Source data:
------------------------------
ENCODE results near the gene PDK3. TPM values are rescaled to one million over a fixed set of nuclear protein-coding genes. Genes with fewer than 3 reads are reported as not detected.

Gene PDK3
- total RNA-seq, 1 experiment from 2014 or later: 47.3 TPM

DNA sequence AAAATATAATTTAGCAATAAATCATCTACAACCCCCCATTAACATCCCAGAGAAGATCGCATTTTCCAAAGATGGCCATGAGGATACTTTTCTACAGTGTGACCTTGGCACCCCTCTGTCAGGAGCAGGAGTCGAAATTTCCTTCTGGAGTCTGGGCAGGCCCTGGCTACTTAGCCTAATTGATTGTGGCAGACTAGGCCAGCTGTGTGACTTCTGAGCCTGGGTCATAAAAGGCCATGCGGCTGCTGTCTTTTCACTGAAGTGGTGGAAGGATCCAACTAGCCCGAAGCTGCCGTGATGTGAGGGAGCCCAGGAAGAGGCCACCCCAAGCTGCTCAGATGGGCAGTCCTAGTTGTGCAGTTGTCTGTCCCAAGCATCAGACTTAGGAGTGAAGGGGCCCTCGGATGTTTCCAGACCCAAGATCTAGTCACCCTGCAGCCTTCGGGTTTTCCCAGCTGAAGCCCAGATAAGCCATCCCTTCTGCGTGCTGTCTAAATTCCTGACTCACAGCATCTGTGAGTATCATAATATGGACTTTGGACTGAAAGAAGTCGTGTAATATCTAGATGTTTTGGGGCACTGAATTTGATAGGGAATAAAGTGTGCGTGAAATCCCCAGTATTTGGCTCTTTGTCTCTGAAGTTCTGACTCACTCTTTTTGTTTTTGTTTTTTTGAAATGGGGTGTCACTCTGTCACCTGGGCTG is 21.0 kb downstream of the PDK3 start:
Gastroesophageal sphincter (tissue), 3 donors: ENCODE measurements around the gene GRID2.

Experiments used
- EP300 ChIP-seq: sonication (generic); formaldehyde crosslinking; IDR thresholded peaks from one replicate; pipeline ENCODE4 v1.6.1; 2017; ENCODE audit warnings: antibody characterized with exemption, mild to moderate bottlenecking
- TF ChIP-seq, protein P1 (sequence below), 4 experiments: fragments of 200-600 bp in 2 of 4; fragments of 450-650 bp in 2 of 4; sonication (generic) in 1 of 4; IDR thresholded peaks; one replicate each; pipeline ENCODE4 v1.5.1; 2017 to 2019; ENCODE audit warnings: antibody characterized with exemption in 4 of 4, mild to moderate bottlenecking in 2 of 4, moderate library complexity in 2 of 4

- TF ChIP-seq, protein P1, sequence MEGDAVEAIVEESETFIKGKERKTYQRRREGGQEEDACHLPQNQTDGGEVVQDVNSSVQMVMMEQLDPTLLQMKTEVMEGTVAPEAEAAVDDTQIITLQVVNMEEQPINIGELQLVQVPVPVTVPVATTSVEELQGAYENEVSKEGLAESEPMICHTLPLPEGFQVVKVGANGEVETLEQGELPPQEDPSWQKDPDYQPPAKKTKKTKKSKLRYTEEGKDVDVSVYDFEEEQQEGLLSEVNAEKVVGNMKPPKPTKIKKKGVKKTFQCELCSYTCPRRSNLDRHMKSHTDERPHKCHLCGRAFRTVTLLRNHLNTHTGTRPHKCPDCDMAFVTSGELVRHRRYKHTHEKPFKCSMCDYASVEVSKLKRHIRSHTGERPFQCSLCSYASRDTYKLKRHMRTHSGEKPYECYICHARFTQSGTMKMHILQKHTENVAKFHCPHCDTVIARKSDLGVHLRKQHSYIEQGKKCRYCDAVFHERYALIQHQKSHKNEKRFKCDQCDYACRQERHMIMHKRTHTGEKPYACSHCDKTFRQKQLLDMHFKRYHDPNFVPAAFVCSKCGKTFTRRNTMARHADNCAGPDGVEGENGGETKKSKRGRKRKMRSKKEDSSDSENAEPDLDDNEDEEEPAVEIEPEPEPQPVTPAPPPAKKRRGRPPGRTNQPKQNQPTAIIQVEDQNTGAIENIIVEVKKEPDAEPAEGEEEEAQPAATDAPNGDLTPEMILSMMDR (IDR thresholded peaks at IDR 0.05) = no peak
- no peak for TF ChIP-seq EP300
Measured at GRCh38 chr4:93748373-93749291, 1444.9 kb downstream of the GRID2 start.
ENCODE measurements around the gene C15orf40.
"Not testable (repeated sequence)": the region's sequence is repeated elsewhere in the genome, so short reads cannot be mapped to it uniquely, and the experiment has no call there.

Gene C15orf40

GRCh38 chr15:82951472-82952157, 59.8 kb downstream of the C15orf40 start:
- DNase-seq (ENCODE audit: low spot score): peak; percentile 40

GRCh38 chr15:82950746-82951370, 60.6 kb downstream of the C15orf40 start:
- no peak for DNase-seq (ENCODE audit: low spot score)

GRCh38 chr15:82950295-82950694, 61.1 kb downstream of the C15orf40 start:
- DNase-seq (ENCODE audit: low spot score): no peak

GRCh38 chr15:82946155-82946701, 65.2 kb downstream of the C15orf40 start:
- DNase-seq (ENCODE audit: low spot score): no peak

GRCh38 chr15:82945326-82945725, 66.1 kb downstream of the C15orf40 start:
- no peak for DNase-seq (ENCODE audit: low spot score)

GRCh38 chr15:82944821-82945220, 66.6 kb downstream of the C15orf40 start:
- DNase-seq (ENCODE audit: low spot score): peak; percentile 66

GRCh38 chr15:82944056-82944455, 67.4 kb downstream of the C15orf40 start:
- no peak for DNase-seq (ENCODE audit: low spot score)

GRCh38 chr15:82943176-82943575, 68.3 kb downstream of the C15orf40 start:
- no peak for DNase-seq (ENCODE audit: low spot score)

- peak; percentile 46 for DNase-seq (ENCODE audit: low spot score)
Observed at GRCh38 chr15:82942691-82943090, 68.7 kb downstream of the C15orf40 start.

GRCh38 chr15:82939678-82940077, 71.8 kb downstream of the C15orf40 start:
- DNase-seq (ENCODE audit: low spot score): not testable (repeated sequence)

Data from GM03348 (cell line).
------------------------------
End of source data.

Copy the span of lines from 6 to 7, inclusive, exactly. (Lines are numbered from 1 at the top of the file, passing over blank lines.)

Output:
Experiments used
- EP300 ChIP-seq: sonication (generic); formaldehyde crosslinking; IDR thresholded peaks from one replicate; pipeline ENCODE4 v1.6.1; 2017; ENCODE audit warnings: antibody characterized with exemption, mild to moderate bottlenecking